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October 2011
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December 2011

November 2011

Blood Sweat and Tears @ City Winery


After over 40 years of touring, Blood Sweat & Tears still sets the standard that all other horn bands are judged by Starting out in Greenwich Village, BS&T was the first band to successfully combine rock with jazz, bringing their unique sound everywhere from Woodstock to behind the Iron Curtain.

On December 10, BS&T is coming to NYC to play two surprisingly intimate shows at City Winery. The late show is sold out, but tickets are still available for the 7pm show, either at the box office or online.

John Luther Adams' “songbirdsongs” at Galapagos

Post and photos by BonnieLe-train-blue-john-luther-adamsWho knew you could feel immersed in nature at a Brooklyn club? The five percussionists and six piccolo players of Le Train Bleu accomplished just that at Galapagos on Saturday with a performance of  John Luther Adams' “songbirdsongs” (1974-1980).  Many have spoken of Adams’ affinity for minimalism, but in reality, his rich, organic music fills spaces both small and large (see last summer's performance of “Inuksuit” in Morningside Park). 

"songbirdsongs" consists of nine discrete movements which flow together, lasting just under an hour. In this performance, each song was accompanied by visuals of nature scenes projected both on the back of the stage and above the seating area. The music was calm and atmospheric, save for the penultimate movement, which was accompanied by a loud bass drum at the rear of the room, kettle drums and clappers onstage, and piccolos wildly chirping from all three sides of the balcony.  

The final movement brought gentleness back to the fore, with a violin in the center of the room that conjured a shimmering winter scene, along with with bowed cymbals, kalimba, and chimes, signifying yet another cycle of nature’s seasons completed.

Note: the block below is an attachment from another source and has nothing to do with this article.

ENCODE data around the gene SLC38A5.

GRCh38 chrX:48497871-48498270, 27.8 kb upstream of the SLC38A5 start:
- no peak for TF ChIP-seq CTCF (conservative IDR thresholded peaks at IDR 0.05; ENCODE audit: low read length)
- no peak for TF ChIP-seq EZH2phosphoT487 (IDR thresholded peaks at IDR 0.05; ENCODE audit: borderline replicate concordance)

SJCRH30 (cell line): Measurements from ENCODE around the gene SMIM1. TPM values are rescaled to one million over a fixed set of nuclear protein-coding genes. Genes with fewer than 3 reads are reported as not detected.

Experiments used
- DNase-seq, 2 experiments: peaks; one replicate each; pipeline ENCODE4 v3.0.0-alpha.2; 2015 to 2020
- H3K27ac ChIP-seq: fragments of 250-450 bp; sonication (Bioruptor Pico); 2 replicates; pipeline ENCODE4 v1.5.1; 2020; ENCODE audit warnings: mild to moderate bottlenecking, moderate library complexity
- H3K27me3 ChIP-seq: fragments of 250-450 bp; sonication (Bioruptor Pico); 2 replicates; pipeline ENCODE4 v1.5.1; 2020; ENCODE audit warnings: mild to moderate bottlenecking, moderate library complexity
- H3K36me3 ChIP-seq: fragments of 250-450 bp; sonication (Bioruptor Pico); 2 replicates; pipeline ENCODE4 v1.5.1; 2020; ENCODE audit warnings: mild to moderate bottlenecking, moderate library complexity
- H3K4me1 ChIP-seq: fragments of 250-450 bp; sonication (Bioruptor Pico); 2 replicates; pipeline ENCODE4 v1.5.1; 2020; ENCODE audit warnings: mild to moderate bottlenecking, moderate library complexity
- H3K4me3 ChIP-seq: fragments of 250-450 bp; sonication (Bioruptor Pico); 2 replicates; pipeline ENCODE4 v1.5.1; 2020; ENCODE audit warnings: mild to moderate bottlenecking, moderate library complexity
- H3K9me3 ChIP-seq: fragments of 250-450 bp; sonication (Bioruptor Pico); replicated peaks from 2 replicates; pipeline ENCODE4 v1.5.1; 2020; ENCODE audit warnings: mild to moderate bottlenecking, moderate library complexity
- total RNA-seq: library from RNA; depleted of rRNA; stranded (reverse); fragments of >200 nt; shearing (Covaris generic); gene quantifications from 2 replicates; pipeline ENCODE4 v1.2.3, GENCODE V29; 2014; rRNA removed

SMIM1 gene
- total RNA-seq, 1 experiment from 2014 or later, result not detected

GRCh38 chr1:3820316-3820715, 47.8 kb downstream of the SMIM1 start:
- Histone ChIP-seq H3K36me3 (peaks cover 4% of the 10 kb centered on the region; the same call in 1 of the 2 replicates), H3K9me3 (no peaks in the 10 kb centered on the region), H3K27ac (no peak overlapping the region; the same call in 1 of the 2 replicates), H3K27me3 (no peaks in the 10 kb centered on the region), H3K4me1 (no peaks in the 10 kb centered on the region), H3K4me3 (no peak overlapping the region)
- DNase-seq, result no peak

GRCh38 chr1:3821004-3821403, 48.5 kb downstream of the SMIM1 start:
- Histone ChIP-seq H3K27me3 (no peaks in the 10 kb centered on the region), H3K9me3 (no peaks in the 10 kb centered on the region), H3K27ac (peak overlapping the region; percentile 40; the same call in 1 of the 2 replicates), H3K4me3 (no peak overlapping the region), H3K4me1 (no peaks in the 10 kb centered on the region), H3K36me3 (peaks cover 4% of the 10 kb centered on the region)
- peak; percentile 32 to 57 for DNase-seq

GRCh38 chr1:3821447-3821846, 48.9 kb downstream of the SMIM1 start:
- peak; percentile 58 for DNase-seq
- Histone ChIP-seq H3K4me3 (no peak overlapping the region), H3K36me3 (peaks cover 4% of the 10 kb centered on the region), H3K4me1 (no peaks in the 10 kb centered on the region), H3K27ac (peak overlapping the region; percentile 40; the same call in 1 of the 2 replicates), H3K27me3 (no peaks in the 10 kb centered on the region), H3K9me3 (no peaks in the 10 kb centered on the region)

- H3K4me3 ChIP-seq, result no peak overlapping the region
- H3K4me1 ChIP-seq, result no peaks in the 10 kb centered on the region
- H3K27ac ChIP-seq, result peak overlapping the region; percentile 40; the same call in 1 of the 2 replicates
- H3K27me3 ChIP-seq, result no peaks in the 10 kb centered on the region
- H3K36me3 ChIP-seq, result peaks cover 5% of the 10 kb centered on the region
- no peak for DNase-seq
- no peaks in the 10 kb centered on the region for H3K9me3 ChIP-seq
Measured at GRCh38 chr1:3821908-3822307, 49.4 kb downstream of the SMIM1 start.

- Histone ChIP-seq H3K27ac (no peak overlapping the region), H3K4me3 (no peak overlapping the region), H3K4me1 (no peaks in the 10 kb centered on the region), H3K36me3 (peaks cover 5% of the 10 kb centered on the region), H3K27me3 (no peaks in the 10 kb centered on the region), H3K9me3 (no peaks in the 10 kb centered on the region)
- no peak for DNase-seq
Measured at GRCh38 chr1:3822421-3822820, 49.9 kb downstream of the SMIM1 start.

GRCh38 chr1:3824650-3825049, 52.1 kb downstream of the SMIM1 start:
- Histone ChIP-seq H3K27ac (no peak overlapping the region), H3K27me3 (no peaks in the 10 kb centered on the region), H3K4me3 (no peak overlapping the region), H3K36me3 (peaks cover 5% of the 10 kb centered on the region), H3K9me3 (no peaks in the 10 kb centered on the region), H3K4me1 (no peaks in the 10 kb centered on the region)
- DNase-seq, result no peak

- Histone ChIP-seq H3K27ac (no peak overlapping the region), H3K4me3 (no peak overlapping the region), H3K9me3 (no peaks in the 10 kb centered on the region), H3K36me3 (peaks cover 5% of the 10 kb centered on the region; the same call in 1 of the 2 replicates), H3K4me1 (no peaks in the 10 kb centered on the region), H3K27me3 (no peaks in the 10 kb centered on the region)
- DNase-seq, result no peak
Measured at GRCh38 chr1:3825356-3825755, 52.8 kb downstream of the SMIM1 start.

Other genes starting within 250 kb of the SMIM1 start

More pics below.

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R.I.P. Ken Russell


"Other film-makers might have found their creative impetus in novels or plays; Russell's inspiration was surely primarily in music. His ideas, his images, his rows, his career itself were all one colossal, chaotic rhapsody." - Peter Bradshaw, The Guardian

Ken Russell, one of the most innovative, bizarre, and controversial directors in film history, died yesterday at his home in the UK. He was 84. Just last summer, Russell was in New York to present nine of his films - several of which had never been screened here before - during the Film Society of Lincoln Center's "Russellmania!" retrospective.

Among his many various obsessions, Russell had a keen interest in classical music: early in his career, Russell directed BBC documentaries on composers as diverse as Prokofiev, Debussy and Edward Elgar. Later on, he migrated to feature-length films that  took considerable liberties with the lives of composeres such as Tchiakovsky ("The Music Lovers”) Mahler, (“Mahler”) and Liszt (“Lisztomania”), all of which he saw as his way of making high culture accessible to a popular audience.  

In addition to classical music, Russell also was fascinated by the glam rock world of the 70's, as demonstrated by his most popular film, Tommy (1975), based on The Who's rock opera of the same name. The film, which starred a who's who of 70's musicians - including all four members of The Who, Ann-MargretElton JohnTina Turner, and Eric Clapton - was a box-office smash, playing to full movie houses for over a year.

Whether he'll be remembered as a visionary or a mere curiosity, Russell's love for music and musicians was unequivocal. If nothing else, anyone that's ever experienced one of his films will never quite hear - or see - this music the same way again.

More clips of Russell's films below.

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